REVIEW: The Vampire and the Virgin by Kerrelyn Sparks
Dear Ms. Sparks,
Seeing the title of your book, I couldn’t WAIT to find out exactly why a modern woman in a paranormal would still be a virgin. Anecdotally, I’ve found that virgins in paranormals are rare, and finding one is like hitting the lottery, even more so if the reasoning behind the retention of virginity is plausible within the construct of the storyline. This one worked for me…sorta. This is the eighth book in the Love at Stake series and I haven’t read any of the previous books.
Olivia Sotiris is an FBI psychologist that’s been sent on a forced vacation to the Greek island of Patmos. She’s staying with her grandmother and attempting to forget a serial killer that has fixated on her, threatened her, and scared the daylights out of her. But since he’s in solitary confinement, it’s nearly impossible for Olivia to get her FBI colleagues to believe that the killer is the one psychologically toying with her. So she agrees to escape to Patmos, suffer her grandmother’s attempts at matchmaking and try to forget about her job and her troubles.
Robby MacKay has been sent to Patmos by his great-grandfather (?) to regain his strength and get out of his own way after his capture and torture by the Malcontents (which I believe happened in the previous book). Robby is so focused on killing Casimir, the leader of the Malcontents, that he could end up putting his family and friends in jeopardy. He’s refused any sort of help, so MacKay Security & Investigations has shipped him off to Greece to cool his heels.
Robby and Olivia meet on the beach at night (duh) and he is immediately taken with her. Olivia is both fascinated by and suspicious of Robby because he’s the first person she’s never been able to “read”. Olivia is like a human lie-detector, a psychic trait that has been passed down through generations (her grandmother has the same ability), and works for the FBI to ferret out killers, bad guys, and what have you. And here’s my problem: this vamp/psychic mixture comes very close to the Sookie Stackhouse books. However, TVATV is written in a completely different style from the Stackhouse novels, so I made an effort to overlook it.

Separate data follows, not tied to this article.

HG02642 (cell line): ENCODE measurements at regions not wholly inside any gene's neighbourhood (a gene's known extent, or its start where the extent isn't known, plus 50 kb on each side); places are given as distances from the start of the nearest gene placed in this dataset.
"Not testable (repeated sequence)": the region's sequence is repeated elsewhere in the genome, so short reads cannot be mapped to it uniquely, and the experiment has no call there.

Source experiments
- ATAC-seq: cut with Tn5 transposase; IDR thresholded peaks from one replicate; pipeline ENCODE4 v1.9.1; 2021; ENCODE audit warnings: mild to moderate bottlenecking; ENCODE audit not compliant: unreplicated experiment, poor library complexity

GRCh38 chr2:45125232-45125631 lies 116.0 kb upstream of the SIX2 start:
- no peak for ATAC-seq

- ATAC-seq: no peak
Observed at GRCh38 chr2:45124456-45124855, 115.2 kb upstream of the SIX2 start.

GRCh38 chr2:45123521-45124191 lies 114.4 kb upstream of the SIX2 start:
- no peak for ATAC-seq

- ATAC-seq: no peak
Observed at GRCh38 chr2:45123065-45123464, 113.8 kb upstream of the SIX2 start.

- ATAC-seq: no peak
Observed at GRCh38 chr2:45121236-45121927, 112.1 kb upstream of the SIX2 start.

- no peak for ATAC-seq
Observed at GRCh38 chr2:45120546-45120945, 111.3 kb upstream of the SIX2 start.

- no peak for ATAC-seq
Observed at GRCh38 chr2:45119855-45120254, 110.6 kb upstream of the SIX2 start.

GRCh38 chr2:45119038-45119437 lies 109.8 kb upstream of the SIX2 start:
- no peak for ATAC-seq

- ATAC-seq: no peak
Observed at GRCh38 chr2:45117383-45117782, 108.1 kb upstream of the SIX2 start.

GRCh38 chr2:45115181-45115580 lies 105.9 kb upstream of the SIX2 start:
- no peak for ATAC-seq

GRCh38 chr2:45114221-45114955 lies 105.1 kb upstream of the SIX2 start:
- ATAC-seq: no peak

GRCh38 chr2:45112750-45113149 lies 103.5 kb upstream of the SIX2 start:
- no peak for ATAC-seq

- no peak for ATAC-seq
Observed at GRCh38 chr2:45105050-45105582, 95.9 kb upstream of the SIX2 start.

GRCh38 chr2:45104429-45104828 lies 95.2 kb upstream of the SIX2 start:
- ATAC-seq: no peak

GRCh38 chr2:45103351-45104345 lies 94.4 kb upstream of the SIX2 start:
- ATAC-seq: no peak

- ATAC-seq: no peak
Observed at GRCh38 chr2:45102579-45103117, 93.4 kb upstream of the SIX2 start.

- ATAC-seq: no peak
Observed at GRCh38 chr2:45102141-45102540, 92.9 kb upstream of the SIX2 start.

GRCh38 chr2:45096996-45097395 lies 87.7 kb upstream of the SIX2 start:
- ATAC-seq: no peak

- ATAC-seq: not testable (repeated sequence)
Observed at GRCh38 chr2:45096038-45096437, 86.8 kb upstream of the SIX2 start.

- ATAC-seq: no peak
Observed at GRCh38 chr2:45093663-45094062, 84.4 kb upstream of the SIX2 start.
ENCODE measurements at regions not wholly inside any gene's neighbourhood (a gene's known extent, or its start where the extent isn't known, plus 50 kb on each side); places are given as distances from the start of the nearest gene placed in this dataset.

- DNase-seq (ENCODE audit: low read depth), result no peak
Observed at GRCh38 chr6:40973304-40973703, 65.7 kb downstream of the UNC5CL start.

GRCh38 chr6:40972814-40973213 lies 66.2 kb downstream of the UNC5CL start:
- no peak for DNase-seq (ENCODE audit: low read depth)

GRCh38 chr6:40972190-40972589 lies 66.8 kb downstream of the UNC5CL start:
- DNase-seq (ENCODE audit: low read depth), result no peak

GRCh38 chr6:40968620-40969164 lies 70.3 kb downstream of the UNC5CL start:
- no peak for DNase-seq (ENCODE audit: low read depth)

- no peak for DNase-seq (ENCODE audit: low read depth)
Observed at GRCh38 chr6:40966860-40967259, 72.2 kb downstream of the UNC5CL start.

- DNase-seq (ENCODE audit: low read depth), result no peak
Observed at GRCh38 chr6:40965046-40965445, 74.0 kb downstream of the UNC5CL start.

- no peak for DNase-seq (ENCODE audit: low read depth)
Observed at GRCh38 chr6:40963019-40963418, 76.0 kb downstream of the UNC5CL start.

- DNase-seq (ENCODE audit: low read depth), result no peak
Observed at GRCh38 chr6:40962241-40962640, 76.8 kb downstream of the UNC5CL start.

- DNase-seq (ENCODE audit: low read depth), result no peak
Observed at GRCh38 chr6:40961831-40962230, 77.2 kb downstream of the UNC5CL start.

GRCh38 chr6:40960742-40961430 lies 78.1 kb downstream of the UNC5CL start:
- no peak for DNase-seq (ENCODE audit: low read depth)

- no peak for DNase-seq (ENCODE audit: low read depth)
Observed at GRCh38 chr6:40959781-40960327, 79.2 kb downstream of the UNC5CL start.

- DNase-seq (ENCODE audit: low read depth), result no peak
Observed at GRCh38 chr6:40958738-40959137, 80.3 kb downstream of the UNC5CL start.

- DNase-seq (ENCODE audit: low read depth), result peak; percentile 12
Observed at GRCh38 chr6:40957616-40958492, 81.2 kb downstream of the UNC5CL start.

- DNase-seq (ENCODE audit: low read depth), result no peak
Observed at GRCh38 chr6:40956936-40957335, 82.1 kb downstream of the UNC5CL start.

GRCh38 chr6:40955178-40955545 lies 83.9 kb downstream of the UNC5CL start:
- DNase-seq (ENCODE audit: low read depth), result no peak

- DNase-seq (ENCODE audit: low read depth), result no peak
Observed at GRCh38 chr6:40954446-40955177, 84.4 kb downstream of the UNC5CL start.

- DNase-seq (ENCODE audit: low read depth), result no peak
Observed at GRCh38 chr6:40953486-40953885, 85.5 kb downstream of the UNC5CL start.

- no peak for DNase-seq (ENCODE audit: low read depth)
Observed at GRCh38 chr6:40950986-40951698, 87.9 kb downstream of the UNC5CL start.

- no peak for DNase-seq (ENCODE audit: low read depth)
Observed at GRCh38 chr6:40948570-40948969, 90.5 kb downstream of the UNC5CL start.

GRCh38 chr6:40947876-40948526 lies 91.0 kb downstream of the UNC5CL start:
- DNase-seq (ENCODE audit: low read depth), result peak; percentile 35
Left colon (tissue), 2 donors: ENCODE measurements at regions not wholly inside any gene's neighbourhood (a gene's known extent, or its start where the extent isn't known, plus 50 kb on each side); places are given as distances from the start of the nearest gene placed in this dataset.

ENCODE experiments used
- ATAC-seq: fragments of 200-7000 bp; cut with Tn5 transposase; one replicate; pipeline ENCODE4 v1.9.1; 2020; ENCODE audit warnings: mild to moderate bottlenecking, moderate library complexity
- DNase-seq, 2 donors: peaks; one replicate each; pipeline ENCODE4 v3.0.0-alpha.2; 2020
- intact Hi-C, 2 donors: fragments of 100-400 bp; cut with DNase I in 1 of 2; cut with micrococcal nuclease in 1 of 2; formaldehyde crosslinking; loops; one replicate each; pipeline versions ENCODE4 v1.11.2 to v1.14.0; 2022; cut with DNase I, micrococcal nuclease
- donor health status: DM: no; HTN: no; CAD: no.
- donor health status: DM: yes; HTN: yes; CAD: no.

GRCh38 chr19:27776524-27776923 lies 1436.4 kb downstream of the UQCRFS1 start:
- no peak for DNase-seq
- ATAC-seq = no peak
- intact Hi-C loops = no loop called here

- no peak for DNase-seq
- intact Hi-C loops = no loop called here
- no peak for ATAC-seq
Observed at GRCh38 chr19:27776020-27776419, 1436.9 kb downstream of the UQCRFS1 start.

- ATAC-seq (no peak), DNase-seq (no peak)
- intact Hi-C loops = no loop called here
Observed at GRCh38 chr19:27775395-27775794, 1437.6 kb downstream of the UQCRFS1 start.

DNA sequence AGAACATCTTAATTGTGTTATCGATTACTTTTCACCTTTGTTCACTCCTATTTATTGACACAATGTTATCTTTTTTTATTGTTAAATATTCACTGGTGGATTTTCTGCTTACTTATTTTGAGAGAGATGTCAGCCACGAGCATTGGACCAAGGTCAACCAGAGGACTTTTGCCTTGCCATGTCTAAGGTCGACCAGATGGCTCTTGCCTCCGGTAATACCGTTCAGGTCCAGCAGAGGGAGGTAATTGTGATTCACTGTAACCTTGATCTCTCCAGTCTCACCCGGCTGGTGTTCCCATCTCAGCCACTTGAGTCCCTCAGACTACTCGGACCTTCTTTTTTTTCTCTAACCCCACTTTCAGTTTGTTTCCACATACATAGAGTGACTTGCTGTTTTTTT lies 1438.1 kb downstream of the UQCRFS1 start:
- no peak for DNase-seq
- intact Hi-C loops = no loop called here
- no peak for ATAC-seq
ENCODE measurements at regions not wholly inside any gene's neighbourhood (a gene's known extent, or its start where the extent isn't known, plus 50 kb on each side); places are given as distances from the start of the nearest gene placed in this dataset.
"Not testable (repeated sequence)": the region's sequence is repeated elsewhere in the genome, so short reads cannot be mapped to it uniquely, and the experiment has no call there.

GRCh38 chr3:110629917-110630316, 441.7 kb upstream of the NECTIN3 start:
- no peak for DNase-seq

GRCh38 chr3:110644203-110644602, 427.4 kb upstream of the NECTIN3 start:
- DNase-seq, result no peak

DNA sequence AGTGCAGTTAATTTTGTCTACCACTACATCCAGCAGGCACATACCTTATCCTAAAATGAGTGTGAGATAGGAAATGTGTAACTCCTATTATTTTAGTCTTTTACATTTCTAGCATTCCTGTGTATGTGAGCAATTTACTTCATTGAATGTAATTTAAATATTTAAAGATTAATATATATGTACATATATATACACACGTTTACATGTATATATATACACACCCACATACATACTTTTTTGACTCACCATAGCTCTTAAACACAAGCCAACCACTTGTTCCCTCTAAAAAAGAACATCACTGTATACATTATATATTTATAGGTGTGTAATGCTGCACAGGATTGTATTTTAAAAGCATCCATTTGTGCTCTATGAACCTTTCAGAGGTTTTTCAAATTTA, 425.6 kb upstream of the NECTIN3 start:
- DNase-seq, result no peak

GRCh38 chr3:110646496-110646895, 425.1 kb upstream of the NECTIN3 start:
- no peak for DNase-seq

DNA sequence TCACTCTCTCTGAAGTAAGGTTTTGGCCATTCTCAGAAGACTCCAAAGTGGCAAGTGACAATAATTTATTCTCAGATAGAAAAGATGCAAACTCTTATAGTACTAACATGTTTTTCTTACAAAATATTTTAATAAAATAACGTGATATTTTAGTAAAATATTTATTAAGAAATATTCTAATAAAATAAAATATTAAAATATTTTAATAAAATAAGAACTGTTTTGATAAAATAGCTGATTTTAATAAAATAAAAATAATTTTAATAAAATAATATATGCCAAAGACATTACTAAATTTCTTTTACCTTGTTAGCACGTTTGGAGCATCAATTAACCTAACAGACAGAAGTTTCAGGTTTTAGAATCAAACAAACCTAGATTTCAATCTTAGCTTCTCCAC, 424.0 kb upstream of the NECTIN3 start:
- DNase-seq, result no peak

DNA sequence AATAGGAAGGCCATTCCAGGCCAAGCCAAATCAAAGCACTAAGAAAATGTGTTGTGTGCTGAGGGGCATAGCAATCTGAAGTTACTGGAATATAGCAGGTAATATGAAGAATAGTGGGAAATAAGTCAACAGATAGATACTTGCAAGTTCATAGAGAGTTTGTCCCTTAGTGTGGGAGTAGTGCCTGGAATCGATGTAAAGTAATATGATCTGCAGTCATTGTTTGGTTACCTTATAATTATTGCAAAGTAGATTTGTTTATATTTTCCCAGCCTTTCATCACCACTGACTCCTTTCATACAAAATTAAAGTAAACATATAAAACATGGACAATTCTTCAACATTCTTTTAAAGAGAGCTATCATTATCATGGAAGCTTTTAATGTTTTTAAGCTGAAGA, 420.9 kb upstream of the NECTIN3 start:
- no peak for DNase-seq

Earlier, I noted that this was the eighth book in the series. There were secondary characters that had definitely had their own books in the past, but the way the book was written allowed it to stand on it’s own. While I enjoyed reading about Robby and Olivia’s relationship, there were a lot of fits and starts due to Olivia’s suspicion growing since she couldn’t read Robby’s truthfulness and Robby’s efforts to hide his Vampirism from her. I also spotted the bad guy as soon as the charater showed up in the book. This book felt a bit like “Vampire Lite”. So many of the paranormal books I’ve read have been heavy or dark with incredible amounts of worldbuilding. This was written more like a contemporary but there were a few curveballs, one of which is that some of the characters were Vampires and Weres. Vampire Lite isn’t a bad thing, but there was nothing compelling me to return to MacKay S&I and the Malcontents. C